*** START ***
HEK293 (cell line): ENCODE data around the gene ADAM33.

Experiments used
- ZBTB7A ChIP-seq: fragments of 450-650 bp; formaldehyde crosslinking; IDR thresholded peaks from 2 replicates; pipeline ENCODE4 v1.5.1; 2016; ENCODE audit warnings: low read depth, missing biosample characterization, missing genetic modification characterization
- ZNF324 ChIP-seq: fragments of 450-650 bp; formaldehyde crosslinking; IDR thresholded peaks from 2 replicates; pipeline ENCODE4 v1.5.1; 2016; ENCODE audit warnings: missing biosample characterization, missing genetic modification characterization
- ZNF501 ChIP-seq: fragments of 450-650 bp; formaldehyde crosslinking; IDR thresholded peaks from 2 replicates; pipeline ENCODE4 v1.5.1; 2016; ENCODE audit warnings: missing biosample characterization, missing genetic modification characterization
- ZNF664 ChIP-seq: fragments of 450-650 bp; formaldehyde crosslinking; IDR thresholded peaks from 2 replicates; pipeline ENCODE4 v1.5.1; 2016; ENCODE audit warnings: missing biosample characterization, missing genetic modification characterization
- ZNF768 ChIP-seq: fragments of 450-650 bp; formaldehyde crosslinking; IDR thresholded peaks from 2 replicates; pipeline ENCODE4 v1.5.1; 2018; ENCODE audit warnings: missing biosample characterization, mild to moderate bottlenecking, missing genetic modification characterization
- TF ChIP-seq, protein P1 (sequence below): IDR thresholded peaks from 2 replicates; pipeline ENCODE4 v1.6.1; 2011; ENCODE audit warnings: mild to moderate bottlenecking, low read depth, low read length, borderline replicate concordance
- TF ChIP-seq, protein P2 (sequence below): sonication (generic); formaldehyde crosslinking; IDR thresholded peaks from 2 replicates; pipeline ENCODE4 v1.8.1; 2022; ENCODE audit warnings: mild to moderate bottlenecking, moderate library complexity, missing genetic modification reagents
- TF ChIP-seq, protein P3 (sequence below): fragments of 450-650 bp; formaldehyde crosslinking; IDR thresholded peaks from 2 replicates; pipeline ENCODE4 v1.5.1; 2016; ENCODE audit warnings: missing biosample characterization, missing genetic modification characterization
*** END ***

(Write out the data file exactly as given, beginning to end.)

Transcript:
HEK293 (cell line): ENCODE data around the gene ADAM33.

Experiments used
- ZBTB7A ChIP-seq: fragments of 450-650 bp; formaldehyde crosslinking; IDR thresholded peaks from 2 replicates; pipeline ENCODE4 v1.5.1; 2016; ENCODE audit warnings: low read depth, missing biosample characterization, missing genetic modification characterization
- ZNF324 ChIP-seq: fragments of 450-650 bp; formaldehyde crosslinking; IDR thresholded peaks from 2 replicates; pipeline ENCODE4 v1.5.1; 2016; ENCODE audit warnings: missing biosample characterization, missing genetic modification characterization
- ZNF501 ChIP-seq: fragments of 450-650 bp; formaldehyde crosslinking; IDR thresholded peaks from 2 replicates; pipeline ENCODE4 v1.5.1; 2016; ENCODE audit warnings: missing biosample characterization, missing genetic modification characterization
- ZNF664 ChIP-seq: fragments of 450-650 bp; formaldehyde crosslinking; IDR thresholded peaks from 2 replicates; pipeline ENCODE4 v1.5.1; 2016; ENCODE audit warnings: missing biosample characterization, missing genetic modification characterization
- ZNF768 ChIP-seq: fragments of 450-650 bp; formaldehyde crosslinking; IDR thresholded peaks from 2 replicates; pipeline ENCODE4 v1.5.1; 2018; ENCODE audit warnings: missing biosample characterization, mild to moderate bottlenecking, missing genetic modification characterization
- TF ChIP-seq, protein P1 (sequence below): IDR thresholded peaks from 2 replicates; pipeline ENCODE4 v1.6.1; 2011; ENCODE audit warnings: mild to moderate bottlenecking, low read depth, low read length, borderline replicate concordance
- TF ChIP-seq, protein P2 (sequence below): sonication (generic); formaldehyde crosslinking; IDR thresholded peaks from 2 replicates; pipeline ENCODE4 v1.8.1; 2022; ENCODE audit warnings: mild to moderate bottlenecking, moderate library complexity, missing genetic modification reagents
- TF ChIP-seq, protein P3 (sequence below): fragments of 450-650 bp; formaldehyde crosslinking; IDR thresholded peaks from 2 replicates; pipeline ENCODE4 v1.5.1; 2016; ENCODE audit warnings: missing biosample characterization, missing genetic modification characterization